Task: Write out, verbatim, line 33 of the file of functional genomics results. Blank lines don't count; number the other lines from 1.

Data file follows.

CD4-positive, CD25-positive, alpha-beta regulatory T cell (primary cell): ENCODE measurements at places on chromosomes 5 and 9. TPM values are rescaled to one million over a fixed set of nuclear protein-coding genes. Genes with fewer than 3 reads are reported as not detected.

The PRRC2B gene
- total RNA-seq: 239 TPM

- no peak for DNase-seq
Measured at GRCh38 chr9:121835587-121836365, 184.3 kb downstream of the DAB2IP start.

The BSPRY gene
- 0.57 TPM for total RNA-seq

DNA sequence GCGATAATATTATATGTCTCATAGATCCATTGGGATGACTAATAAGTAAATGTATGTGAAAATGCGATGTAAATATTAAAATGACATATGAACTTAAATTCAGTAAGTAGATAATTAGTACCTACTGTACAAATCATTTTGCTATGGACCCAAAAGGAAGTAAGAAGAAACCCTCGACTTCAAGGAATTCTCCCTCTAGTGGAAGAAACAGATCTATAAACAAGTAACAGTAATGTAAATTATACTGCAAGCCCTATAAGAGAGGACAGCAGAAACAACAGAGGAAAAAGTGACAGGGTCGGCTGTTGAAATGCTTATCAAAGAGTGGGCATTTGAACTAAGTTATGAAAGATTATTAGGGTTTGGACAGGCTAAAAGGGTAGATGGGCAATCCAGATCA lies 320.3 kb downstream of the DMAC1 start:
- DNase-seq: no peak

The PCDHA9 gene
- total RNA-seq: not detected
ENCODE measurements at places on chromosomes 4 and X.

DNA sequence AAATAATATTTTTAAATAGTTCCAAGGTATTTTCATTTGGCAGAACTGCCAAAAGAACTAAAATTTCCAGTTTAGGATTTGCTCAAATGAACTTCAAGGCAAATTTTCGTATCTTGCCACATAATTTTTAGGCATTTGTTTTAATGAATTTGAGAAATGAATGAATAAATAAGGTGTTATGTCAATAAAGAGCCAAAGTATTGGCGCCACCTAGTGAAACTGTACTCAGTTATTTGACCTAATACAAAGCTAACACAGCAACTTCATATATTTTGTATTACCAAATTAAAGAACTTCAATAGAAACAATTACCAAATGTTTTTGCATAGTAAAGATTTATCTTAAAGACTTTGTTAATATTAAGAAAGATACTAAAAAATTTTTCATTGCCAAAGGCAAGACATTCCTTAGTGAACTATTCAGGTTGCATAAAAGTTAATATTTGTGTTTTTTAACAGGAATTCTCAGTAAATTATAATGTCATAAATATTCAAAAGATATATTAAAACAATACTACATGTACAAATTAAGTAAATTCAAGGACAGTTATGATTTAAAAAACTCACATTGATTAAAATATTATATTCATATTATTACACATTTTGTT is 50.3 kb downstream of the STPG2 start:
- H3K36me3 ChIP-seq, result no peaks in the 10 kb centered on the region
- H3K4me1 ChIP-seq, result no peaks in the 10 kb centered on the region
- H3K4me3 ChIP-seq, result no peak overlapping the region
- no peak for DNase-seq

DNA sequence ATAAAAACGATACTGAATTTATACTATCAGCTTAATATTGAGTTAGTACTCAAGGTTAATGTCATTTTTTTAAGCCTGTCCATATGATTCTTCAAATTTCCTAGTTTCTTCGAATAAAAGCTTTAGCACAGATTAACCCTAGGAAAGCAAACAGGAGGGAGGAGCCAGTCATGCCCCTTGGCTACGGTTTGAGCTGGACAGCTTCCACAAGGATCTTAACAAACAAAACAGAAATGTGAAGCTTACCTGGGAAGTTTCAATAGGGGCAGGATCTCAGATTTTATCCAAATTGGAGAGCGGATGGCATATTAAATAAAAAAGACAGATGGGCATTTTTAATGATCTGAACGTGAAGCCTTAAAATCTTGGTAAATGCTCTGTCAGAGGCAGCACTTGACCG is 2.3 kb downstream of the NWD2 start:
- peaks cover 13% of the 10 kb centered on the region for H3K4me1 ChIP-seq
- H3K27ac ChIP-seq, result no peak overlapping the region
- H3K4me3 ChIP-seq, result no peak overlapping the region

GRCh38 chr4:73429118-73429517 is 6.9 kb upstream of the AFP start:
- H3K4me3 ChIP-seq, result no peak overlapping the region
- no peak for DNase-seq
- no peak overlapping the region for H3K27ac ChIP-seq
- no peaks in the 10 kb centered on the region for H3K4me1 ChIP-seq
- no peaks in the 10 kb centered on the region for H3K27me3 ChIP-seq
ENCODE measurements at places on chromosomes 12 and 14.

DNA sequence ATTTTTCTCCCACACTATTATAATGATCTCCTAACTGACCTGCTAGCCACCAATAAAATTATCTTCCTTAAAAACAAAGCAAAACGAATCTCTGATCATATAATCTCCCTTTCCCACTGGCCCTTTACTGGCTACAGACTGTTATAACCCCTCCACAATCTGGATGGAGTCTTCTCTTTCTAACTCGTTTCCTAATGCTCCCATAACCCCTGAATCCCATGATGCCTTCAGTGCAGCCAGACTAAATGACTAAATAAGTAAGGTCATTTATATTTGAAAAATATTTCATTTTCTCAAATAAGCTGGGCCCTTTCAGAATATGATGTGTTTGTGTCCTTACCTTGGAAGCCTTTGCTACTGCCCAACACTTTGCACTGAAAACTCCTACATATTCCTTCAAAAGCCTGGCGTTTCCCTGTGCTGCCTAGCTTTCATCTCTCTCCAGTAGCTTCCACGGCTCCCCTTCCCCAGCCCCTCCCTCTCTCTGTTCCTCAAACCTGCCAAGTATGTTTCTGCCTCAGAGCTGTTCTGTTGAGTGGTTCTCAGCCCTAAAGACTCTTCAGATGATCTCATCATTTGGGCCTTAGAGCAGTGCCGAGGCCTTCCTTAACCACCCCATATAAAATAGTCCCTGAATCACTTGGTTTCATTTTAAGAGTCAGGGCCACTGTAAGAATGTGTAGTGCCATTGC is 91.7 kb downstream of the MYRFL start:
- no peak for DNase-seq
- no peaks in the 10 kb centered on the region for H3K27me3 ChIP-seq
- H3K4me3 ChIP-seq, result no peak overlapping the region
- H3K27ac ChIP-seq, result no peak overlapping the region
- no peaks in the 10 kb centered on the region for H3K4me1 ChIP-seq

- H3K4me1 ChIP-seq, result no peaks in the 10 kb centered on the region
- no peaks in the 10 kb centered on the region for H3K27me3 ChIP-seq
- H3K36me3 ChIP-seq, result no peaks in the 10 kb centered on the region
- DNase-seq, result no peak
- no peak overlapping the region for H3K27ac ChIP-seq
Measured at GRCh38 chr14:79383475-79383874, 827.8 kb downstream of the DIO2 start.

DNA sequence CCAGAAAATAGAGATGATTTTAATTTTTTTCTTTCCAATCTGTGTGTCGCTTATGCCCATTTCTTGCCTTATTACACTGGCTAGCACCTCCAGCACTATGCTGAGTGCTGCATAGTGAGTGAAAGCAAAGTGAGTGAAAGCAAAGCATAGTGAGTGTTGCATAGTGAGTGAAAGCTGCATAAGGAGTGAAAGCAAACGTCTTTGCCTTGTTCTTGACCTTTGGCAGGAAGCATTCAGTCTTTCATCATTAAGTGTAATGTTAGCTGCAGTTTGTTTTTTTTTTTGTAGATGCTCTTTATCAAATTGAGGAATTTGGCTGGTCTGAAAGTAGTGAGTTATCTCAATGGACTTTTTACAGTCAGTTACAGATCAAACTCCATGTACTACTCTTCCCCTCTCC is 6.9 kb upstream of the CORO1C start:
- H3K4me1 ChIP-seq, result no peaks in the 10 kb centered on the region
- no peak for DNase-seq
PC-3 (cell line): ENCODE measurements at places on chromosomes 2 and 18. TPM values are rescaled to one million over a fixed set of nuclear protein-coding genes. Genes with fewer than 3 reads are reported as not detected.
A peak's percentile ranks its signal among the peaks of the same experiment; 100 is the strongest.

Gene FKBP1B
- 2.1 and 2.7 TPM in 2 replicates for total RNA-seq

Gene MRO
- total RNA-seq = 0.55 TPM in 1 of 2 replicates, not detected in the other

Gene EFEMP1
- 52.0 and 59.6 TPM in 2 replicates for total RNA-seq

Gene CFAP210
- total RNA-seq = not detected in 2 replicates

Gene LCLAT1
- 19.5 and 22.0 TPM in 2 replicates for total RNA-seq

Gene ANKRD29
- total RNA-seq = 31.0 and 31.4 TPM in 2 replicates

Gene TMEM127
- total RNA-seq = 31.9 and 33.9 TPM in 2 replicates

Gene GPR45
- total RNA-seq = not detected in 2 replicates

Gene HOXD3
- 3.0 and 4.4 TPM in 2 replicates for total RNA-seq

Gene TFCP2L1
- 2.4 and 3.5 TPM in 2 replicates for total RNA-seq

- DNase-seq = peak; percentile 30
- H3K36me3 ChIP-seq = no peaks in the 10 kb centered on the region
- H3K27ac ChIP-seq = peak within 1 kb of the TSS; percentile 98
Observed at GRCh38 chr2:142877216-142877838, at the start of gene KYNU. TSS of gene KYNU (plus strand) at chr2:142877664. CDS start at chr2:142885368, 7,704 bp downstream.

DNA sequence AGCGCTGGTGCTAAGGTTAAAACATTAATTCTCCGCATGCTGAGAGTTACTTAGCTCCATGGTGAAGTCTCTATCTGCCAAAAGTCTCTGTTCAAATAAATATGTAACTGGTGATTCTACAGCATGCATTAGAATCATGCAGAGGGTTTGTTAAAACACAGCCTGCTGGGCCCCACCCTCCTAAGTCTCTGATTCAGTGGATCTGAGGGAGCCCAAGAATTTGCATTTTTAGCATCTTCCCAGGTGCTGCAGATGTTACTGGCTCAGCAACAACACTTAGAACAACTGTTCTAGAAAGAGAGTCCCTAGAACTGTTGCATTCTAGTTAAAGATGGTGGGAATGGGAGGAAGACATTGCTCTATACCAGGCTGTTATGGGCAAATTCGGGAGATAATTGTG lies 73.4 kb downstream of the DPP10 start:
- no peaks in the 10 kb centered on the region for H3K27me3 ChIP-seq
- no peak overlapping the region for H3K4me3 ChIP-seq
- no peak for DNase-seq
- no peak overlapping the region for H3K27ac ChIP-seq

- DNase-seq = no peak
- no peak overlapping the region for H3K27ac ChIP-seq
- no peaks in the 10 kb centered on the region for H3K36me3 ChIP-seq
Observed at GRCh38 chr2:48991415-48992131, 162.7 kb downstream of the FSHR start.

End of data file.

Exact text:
- H3K27ac ChIP-seq, result no peak overlapping the region